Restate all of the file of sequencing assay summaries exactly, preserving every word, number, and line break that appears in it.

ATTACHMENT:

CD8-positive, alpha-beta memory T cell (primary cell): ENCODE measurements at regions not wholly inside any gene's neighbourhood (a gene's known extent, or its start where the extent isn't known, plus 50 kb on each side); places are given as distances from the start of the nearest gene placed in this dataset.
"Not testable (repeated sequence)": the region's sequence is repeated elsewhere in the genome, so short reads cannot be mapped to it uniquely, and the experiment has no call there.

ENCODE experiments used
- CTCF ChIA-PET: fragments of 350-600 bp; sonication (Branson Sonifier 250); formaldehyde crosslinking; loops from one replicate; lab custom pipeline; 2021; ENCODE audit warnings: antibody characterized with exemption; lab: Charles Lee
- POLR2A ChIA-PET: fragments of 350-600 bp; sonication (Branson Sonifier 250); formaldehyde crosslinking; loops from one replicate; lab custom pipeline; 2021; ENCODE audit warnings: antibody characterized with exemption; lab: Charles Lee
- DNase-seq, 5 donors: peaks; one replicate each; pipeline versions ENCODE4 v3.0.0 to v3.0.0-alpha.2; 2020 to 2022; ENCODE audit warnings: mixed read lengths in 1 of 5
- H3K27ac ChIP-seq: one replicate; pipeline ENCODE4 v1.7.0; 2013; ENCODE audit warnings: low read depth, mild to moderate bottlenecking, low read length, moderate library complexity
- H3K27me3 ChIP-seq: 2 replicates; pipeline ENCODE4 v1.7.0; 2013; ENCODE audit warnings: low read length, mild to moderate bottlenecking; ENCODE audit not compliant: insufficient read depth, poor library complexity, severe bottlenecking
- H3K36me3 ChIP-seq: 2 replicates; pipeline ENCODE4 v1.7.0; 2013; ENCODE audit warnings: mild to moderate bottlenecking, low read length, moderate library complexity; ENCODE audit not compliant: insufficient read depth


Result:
CD8-positive, alpha-beta memory T cell (primary cell): ENCODE measurements at regions not wholly inside any gene's neighbourhood (a gene's known extent, or its start where the extent isn't known, plus 50 kb on each side); places are given as distances from the start of the nearest gene placed in this dataset.
"Not testable (repeated sequence)": the region's sequence is repeated elsewhere in the genome, so short reads cannot be mapped to it uniquely, and the experiment has no call there.

ENCODE experiments used
- CTCF ChIA-PET: fragments of 350-600 bp; sonication (Branson Sonifier 250); formaldehyde crosslinking; loops from one replicate; lab custom pipeline; 2021; ENCODE audit warnings: antibody characterized with exemption; lab: Charles Lee
- POLR2A ChIA-PET: fragments of 350-600 bp; sonication (Branson Sonifier 250); formaldehyde crosslinking; loops from one replicate; lab custom pipeline; 2021; ENCODE audit warnings: antibody characterized with exemption; lab: Charles Lee
- DNase-seq, 5 donors: peaks; one replicate each; pipeline versions ENCODE4 v3.0.0 to v3.0.0-alpha.2; 2020 to 2022; ENCODE audit warnings: mixed read lengths in 1 of 5
- H3K27ac ChIP-seq: one replicate; pipeline ENCODE4 v1.7.0; 2013; ENCODE audit warnings: low read depth, mild to moderate bottlenecking, low read length, moderate library complexity
- H3K27me3 ChIP-seq: 2 replicates; pipeline ENCODE4 v1.7.0; 2013; ENCODE audit warnings: low read length, mild to moderate bottlenecking; ENCODE audit not compliant: insufficient read depth, poor library complexity, severe bottlenecking
- H3K36me3 ChIP-seq: 2 replicates; pipeline ENCODE4 v1.7.0; 2013; ENCODE audit warnings: mild to moderate bottlenecking, low read length, moderate library complexity; ENCODE audit not compliant: insufficient read depth